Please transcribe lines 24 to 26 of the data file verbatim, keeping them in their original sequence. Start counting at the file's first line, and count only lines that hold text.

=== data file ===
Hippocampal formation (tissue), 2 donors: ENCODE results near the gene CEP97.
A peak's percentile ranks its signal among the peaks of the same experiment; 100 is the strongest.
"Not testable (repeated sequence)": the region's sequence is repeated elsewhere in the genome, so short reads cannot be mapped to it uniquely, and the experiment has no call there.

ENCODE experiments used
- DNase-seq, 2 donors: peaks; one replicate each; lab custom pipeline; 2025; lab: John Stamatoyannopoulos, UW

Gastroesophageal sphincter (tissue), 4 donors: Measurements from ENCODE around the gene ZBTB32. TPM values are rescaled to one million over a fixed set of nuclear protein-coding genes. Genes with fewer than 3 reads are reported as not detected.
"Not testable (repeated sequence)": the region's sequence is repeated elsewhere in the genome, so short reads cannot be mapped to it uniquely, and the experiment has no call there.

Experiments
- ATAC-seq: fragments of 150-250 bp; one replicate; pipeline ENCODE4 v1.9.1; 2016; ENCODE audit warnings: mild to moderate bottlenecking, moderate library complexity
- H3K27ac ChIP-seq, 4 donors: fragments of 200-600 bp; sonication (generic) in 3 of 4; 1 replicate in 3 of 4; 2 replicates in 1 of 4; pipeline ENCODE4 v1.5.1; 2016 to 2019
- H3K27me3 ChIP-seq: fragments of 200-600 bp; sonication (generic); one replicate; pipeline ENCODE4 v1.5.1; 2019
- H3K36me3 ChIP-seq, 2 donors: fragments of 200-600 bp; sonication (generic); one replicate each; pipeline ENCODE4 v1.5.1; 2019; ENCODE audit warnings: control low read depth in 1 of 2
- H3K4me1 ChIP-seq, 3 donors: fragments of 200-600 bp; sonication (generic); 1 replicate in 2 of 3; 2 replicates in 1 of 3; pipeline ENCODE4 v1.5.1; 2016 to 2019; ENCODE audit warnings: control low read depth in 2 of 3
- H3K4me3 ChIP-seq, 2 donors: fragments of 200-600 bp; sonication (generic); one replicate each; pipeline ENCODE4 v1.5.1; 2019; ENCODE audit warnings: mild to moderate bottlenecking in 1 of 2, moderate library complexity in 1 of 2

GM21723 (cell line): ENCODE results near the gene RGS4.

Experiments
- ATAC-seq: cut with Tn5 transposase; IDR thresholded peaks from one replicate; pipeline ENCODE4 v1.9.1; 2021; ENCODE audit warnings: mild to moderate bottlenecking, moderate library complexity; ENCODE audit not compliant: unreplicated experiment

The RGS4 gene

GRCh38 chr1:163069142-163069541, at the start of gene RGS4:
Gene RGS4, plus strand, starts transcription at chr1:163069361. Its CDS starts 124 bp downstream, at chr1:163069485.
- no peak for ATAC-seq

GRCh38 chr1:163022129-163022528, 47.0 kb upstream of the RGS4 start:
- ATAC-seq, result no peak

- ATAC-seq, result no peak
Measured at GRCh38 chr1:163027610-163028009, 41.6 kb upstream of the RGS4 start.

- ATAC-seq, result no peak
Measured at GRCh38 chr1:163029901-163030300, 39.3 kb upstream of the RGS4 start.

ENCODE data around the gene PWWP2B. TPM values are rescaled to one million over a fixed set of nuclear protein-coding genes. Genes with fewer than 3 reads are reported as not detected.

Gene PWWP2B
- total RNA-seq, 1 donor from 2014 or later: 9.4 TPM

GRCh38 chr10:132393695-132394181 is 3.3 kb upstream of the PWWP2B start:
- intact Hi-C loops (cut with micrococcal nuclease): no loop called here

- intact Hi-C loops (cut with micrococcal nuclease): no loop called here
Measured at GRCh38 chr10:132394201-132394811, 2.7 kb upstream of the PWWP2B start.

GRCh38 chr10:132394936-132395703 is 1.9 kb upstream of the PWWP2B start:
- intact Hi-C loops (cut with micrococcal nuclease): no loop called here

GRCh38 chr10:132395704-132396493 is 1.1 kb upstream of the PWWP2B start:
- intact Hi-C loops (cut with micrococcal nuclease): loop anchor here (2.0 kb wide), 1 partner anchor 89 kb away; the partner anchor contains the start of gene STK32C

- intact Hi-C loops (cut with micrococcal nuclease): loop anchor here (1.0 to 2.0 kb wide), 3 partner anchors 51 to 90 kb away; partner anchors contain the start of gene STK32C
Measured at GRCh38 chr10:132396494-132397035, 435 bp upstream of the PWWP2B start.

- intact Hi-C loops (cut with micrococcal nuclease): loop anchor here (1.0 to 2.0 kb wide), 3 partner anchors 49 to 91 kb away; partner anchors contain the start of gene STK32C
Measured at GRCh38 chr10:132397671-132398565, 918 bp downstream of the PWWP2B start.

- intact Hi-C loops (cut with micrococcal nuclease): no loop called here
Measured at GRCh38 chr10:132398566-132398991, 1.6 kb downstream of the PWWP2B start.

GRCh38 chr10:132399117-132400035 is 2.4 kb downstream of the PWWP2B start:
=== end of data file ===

- ATAC-seq, result no peak
Measured at GRCh38 chr1:163027610-163028009, 41.6 kb upstream of the RGS4 start.

- ATAC-seq, result no peak